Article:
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Oregon Couple Grinds Out Living : Duo Finds Old-Fashioned Business is Grist for Their Mill

Charles Hillinger's America

May 03, 1987|CHARLES HILLINGER | Times Staff Writer

EAGLE POINT, Ore. — Cora and Peter Crandall have turned back the clock. They left Southern California 15 years ago and moved to this tiny Southwestern Oregon town where they operate one of the oldest continuously operated old-fashioned grist mills on the West Coast.

Butte Creek Mill, located on a tributary of the Rogue River, has been grinding grain on the same two 1,400-pound millstones since 1872. The four-story mill is a maze of belts, shafts and pulleys powered by water flowing through the millrace, fore bay, penstock and tailrace.

Much of the equipment dates back to the mill's beginning. Crandall, 65, is a mechanical engineer--and it takes a mechanical engineer to understand all the contraptions that keep the mill running and to custom-make replacement parts.

Crandall worked for North American Rockwell's Science Center in Thousand Oaks before he and his wife, Cora, left their home in Camarillo for Oregon.

"My wife and I heard about Butte Creek Mill, found out that it was for sale. It was an opportunity we could not resist. We both have a strong interest in historical things, an equal interest in good nutrition," he explained.

They bought the mill from Frank Putman, who was 71 at the time. "Putman's father bought the mill in 1932 for $600, an incredible price. It included the building, the land, the millstones, everything. The family ran it 40 years," Crandall said, adding he paid "a nominal price."

Business has been good for the Crandalls, who have 10 employees. Last year's gross sales were $250,000. They have a big mail-order business, selling 35 products ground on the stones, including corn meal, hard red spring wheat, soft white wheat, rolled wheat, common and cracked rye, barley and bran muffin mix.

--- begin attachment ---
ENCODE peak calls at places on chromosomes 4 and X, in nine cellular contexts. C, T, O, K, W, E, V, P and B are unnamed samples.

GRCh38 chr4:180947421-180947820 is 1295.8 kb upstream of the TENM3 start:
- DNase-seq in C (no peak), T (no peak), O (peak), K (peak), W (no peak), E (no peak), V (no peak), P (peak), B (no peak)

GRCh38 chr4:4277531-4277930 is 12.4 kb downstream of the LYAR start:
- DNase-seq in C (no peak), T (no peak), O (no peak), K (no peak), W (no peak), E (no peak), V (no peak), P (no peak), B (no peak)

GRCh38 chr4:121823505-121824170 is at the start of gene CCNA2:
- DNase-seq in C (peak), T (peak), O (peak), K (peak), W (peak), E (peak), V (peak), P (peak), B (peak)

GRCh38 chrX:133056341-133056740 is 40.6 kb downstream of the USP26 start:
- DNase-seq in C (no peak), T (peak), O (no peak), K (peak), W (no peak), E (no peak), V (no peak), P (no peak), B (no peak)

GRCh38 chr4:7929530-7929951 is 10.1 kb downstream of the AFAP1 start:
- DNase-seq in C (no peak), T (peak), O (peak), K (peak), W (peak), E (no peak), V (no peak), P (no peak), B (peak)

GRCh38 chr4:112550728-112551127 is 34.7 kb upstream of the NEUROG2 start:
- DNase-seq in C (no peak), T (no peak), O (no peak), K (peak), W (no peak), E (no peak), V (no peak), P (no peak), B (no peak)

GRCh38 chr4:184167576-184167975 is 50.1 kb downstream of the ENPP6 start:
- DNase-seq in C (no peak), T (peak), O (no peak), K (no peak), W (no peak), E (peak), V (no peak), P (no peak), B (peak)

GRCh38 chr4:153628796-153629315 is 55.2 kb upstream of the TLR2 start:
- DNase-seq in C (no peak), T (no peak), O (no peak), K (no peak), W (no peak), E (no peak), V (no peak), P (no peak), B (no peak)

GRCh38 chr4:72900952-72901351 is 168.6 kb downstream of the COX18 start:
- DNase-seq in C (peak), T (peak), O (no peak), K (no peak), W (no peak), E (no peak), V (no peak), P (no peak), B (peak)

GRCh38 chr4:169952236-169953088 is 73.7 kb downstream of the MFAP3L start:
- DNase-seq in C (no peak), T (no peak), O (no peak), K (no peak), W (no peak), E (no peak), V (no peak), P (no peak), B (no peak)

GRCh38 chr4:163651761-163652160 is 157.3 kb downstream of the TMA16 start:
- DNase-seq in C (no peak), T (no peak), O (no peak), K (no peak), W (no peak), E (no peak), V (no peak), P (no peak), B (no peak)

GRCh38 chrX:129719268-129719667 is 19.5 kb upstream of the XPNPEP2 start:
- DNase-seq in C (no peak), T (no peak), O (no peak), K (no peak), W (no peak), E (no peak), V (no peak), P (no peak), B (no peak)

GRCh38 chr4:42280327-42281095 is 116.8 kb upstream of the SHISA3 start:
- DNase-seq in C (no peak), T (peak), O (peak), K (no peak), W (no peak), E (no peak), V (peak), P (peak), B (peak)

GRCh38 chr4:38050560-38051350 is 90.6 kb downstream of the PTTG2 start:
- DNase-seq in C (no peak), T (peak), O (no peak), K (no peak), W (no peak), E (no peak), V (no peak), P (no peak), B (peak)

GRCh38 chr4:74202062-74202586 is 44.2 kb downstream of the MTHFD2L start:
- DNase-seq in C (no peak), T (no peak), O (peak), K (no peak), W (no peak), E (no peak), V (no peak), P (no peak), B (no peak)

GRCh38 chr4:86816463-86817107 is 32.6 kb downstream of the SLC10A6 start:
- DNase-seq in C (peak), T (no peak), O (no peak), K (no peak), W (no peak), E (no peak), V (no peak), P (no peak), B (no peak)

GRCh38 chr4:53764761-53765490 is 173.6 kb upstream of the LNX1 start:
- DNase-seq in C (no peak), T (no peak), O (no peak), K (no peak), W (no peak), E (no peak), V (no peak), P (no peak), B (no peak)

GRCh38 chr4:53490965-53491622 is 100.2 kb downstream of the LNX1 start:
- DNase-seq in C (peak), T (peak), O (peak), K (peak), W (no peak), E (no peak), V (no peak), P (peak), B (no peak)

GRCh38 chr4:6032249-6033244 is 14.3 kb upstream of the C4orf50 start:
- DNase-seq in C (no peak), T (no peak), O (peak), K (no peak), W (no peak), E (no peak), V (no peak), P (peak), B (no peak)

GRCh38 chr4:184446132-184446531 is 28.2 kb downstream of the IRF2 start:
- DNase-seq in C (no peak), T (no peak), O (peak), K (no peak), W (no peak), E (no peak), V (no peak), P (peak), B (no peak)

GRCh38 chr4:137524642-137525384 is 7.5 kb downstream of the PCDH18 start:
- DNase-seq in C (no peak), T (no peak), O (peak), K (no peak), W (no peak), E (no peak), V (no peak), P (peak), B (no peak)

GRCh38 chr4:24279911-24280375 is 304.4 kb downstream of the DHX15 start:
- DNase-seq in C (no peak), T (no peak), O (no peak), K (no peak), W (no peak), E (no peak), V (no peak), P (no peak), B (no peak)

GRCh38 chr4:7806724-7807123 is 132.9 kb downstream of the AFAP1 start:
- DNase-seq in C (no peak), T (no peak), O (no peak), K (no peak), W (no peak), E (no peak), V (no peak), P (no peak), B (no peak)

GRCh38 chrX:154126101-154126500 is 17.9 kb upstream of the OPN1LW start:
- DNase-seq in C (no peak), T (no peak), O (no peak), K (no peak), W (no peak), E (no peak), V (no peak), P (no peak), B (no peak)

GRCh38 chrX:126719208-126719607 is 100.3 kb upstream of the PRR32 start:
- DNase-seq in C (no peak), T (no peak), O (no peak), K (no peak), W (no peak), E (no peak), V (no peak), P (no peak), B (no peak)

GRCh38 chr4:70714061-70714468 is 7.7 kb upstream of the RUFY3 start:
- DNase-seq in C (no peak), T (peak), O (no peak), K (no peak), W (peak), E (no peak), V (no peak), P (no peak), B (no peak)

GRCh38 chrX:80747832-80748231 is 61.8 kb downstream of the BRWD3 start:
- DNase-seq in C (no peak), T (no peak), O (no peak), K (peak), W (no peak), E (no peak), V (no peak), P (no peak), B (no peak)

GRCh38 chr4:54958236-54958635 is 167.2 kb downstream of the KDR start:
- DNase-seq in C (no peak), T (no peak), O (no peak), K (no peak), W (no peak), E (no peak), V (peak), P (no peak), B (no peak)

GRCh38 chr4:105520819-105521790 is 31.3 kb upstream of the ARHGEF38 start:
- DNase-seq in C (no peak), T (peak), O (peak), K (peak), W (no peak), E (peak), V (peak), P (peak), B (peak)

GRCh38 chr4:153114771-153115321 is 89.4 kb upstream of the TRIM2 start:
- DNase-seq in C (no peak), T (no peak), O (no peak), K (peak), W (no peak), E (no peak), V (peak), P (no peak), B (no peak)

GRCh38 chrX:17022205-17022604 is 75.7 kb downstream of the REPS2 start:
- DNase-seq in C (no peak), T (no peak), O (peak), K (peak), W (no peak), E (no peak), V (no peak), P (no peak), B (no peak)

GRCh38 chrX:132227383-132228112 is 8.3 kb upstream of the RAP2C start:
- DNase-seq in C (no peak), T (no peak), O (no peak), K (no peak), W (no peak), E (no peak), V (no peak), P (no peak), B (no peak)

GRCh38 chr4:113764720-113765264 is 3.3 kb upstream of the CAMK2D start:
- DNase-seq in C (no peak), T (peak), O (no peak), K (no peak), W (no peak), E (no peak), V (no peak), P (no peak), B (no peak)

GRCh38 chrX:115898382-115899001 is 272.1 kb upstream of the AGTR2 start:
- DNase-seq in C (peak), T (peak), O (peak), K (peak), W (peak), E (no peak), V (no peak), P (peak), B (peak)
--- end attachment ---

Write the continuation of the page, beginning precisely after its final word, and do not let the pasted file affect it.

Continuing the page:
Cluttered with lanterns and old farm, buggy and mill tools dangling from the ceilings, the grist mill is a nostalgia nut's dream come true. The mill is stocked with sacks of grain and galvanized buckets filled with finished products.

The runner stone that turns and the nether or bed stone that is stationary were ground near Paris of French buhrs, a form of quartz. The stones were transported by wagons from the East Coast to the Barnard and Lea Co. in Moline, Ill., manufacturers of milling equipment.

Barged down the Mississippi River, the millstones were then placed aboard a sailing ship that brought them around the Horn to Crescent City, Calif., in 1872. From there the stones were brought by wagon to Eagle Point.

The Crandalls belong to the 1,600-member Society for the Preservation of Old Mills, headquartered at the home of Fred Beals in Mishawaka, Ind. Beals, a retired electrician and mill buff, president of the society from 1981 through 1986, is its business manager and secretary.

"Our members are people in 46 states and nine foreign countries with an interest in mills. Some, like the Crandalls, own and operate them," Beals explained in a phone interview. "Some like to photograph them, others like to look at them.

"There were thousands of mills throughout America. Almost every community had at least one," he said. "There's a renaissance of mills. More and more are being renovated and restored all the time.

He estimates that 500 mills still exist in the United States. Many have been converted into homes, restaurants and bed-and-breakfast inns.

The Crandalls operate an old-fashioned country store at the mill and have just opened the Oregon General Store Museum next door. Crandall has been collecting general store fixtures for 50 years and half-century to century-old products sold in general stores.

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